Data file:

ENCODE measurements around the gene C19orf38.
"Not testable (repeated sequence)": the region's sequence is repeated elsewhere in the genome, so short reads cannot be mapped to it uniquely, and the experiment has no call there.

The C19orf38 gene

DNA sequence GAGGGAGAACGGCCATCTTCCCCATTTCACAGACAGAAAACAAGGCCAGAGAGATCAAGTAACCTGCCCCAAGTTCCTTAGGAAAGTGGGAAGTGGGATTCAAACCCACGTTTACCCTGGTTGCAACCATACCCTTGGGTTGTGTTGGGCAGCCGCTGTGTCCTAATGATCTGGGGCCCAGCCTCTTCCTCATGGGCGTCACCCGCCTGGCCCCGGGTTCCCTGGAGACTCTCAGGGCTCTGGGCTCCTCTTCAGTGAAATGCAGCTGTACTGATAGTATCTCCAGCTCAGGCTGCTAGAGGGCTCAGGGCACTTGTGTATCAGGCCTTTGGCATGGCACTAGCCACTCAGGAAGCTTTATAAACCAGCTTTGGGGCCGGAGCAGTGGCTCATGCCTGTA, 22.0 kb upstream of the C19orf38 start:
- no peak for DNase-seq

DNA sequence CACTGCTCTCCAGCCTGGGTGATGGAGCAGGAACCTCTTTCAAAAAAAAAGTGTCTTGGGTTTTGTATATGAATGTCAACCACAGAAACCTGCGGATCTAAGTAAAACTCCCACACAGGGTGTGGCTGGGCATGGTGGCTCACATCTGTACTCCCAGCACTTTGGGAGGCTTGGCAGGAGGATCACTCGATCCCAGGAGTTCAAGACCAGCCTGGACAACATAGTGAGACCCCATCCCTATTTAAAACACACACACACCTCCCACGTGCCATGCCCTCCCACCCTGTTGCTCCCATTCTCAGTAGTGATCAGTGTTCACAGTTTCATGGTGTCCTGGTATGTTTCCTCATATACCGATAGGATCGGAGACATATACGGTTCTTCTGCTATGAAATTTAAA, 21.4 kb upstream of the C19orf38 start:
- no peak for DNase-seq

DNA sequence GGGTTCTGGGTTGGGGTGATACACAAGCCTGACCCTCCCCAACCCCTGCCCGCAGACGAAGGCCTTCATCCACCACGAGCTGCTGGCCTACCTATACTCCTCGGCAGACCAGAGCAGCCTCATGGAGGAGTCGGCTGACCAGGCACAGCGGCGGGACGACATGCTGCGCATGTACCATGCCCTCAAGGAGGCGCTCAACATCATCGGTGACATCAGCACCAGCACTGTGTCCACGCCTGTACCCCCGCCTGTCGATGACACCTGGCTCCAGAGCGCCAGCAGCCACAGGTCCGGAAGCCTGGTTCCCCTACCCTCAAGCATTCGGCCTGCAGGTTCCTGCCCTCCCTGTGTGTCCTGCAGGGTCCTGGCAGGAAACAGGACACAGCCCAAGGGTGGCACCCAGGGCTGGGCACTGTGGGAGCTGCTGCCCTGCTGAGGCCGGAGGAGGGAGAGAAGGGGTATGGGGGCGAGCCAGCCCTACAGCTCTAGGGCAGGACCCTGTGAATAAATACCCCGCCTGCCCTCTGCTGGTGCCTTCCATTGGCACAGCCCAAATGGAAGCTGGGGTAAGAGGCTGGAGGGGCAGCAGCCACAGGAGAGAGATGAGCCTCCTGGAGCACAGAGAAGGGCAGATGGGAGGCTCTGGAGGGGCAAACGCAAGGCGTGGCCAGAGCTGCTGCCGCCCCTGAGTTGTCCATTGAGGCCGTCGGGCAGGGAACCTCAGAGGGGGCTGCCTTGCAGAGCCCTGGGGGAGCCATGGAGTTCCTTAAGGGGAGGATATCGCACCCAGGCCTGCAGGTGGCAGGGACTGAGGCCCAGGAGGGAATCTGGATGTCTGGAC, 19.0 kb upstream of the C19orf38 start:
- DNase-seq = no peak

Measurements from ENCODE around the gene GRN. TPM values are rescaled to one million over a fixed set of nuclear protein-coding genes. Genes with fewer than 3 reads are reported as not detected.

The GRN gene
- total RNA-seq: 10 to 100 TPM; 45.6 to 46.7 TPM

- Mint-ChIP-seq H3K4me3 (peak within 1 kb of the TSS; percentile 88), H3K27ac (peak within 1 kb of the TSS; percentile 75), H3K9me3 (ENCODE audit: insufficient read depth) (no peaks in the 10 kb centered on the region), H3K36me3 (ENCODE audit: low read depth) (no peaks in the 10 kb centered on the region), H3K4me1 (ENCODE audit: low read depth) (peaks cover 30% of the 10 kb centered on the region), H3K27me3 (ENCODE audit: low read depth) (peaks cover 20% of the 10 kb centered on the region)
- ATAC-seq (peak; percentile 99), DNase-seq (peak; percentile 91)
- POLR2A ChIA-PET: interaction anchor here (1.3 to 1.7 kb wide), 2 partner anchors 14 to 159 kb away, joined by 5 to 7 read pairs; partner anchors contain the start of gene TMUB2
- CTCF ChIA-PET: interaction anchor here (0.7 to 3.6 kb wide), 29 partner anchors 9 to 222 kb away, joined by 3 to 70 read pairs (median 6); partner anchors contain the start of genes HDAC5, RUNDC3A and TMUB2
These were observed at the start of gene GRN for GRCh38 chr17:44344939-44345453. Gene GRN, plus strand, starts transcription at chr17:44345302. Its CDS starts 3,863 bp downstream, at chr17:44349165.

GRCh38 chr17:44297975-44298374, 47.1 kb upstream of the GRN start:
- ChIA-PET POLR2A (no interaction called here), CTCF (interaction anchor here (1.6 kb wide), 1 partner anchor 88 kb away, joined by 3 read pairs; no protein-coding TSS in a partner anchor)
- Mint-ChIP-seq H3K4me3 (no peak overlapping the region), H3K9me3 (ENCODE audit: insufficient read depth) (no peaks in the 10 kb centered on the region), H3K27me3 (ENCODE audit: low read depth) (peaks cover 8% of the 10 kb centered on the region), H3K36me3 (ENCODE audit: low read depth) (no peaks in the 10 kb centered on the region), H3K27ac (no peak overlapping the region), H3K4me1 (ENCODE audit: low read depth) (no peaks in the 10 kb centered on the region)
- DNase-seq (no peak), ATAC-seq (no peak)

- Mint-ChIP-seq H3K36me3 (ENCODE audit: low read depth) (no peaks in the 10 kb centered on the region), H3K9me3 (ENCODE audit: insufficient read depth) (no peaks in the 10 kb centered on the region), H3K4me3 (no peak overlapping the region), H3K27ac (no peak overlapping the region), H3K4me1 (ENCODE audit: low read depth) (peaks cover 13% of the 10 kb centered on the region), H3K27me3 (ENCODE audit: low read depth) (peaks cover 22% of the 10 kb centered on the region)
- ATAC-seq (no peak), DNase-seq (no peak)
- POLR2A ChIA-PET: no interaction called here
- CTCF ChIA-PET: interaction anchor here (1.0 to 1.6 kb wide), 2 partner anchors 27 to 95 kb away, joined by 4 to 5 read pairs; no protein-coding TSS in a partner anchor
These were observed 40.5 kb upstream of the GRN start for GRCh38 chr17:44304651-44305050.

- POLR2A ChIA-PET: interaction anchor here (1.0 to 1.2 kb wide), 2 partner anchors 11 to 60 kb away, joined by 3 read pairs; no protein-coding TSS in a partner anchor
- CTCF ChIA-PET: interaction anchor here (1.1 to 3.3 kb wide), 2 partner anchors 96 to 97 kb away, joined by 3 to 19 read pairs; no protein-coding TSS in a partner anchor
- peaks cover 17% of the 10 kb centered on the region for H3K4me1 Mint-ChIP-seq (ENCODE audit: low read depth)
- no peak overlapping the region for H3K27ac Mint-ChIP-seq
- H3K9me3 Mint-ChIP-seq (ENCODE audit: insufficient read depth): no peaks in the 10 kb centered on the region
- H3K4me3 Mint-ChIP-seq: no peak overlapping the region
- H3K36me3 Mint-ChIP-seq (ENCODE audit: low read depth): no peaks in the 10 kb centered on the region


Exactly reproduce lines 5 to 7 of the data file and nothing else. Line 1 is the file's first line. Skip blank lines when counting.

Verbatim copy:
- no peak for DNase-seq

DNA sequence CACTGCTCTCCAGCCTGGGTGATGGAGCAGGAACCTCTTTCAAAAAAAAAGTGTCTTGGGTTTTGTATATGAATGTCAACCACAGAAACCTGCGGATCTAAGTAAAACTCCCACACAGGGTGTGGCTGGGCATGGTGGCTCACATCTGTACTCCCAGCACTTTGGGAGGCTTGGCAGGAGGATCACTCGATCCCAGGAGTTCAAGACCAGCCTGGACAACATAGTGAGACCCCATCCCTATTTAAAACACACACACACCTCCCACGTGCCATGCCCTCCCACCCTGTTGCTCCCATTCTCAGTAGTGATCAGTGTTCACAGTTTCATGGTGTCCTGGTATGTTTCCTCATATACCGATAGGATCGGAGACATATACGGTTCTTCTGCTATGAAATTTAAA, 21.4 kb upstream of the C19orf38 start:
- no peak for DNase-seq